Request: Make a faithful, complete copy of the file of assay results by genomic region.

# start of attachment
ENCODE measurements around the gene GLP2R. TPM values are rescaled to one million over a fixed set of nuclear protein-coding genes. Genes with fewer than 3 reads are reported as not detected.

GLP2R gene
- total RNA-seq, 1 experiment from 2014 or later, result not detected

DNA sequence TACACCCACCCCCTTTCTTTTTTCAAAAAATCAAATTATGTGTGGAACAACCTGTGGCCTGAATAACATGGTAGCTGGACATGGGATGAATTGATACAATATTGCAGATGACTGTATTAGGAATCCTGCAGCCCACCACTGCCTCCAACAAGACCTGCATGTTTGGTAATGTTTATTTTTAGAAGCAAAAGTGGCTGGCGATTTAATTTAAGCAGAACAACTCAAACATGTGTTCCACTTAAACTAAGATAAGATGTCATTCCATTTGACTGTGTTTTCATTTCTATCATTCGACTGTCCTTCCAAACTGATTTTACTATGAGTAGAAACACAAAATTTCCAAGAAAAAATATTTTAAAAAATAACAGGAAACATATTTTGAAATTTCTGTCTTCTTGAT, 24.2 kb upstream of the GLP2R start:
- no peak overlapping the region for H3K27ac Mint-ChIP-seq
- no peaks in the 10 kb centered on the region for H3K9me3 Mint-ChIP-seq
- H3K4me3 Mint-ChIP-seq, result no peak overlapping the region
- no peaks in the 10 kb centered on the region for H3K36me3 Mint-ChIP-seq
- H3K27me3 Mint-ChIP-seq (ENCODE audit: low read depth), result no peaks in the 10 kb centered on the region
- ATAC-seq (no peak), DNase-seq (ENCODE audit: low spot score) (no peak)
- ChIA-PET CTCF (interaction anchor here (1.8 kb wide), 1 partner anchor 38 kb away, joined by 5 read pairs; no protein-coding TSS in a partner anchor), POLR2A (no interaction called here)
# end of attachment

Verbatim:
ENCODE measurements around the gene GLP2R. TPM values are rescaled to one million over a fixed set of nuclear protein-coding genes. Genes with fewer than 3 reads are reported as not detected.

GLP2R gene
- total RNA-seq, 1 experiment from 2014 or later, result not detected

DNA sequence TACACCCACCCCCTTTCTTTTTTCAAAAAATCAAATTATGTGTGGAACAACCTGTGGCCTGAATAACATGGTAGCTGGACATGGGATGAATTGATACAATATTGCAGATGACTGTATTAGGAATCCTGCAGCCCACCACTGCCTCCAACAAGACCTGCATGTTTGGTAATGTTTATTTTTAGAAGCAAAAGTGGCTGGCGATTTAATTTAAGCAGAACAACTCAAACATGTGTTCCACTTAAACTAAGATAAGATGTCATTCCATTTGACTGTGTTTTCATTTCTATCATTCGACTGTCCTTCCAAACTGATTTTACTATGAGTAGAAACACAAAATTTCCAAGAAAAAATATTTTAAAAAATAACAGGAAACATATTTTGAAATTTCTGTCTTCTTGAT, 24.2 kb upstream of the GLP2R start:
- no peak overlapping the region for H3K27ac Mint-ChIP-seq
- no peaks in the 10 kb centered on the region for H3K9me3 Mint-ChIP-seq
- H3K4me3 Mint-ChIP-seq, result no peak overlapping the region
- no peaks in the 10 kb centered on the region for H3K36me3 Mint-ChIP-seq
- H3K27me3 Mint-ChIP-seq (ENCODE audit: low read depth), result no peaks in the 10 kb centered on the region
- ATAC-seq (no peak), DNase-seq (ENCODE audit: low spot score) (no peak)
- ChIA-PET CTCF (interaction anchor here (1.8 kb wide), 1 partner anchor 38 kb away, joined by 5 read pairs; no protein-coding TSS in a partner anchor), POLR2A (no interaction called here)